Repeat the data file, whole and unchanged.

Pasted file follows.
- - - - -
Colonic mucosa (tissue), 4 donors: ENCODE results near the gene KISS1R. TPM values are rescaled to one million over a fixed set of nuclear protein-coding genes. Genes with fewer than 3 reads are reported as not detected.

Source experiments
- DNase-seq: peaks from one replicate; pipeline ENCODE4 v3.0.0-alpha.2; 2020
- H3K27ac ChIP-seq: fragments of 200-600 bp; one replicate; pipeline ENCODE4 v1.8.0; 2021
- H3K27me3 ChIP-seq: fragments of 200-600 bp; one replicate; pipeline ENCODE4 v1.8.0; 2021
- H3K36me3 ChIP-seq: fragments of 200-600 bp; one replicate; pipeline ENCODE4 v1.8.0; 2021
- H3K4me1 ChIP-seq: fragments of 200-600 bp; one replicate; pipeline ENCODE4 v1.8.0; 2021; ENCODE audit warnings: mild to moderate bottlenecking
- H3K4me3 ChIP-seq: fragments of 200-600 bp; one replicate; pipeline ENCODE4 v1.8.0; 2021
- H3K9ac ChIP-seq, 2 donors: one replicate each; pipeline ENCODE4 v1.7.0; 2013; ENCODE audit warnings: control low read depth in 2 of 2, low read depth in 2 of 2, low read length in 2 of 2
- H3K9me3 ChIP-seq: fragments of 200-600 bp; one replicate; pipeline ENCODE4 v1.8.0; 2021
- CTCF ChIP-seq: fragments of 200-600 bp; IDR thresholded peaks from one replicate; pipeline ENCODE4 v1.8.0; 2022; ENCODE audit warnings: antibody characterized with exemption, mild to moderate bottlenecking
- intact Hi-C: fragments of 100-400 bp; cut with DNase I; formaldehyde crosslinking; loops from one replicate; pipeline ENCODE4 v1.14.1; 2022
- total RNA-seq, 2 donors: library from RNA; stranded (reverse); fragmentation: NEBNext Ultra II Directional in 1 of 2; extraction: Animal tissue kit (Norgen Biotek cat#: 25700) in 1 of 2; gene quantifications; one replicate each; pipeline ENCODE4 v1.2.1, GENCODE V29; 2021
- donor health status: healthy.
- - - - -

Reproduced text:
Colonic mucosa (tissue), 4 donors: ENCODE results near the gene KISS1R. TPM values are rescaled to one million over a fixed set of nuclear protein-coding genes. Genes with fewer than 3 reads are reported as not detected.

Source experiments
- DNase-seq: peaks from one replicate; pipeline ENCODE4 v3.0.0-alpha.2; 2020
- H3K27ac ChIP-seq: fragments of 200-600 bp; one replicate; pipeline ENCODE4 v1.8.0; 2021
- H3K27me3 ChIP-seq: fragments of 200-600 bp; one replicate; pipeline ENCODE4 v1.8.0; 2021
- H3K36me3 ChIP-seq: fragments of 200-600 bp; one replicate; pipeline ENCODE4 v1.8.0; 2021
- H3K4me1 ChIP-seq: fragments of 200-600 bp; one replicate; pipeline ENCODE4 v1.8.0; 2021; ENCODE audit warnings: mild to moderate bottlenecking
- H3K4me3 ChIP-seq: fragments of 200-600 bp; one replicate; pipeline ENCODE4 v1.8.0; 2021
- H3K9ac ChIP-seq, 2 donors: one replicate each; pipeline ENCODE4 v1.7.0; 2013; ENCODE audit warnings: control low read depth in 2 of 2, low read depth in 2 of 2, low read length in 2 of 2
- H3K9me3 ChIP-seq: fragments of 200-600 bp; one replicate; pipeline ENCODE4 v1.8.0; 2021
- CTCF ChIP-seq: fragments of 200-600 bp; IDR thresholded peaks from one replicate; pipeline ENCODE4 v1.8.0; 2022; ENCODE audit warnings: antibody characterized with exemption, mild to moderate bottlenecking
- intact Hi-C: fragments of 100-400 bp; cut with DNase I; formaldehyde crosslinking; loops from one replicate; pipeline ENCODE4 v1.14.1; 2022
- total RNA-seq, 2 donors: library from RNA; stranded (reverse); fragmentation: NEBNext Ultra II Directional in 1 of 2; extraction: Animal tissue kit (Norgen Biotek cat#: 25700) in 1 of 2; gene quantifications; one replicate each; pipeline ENCODE4 v1.2.1, GENCODE V29; 2021
- donor health status: healthy.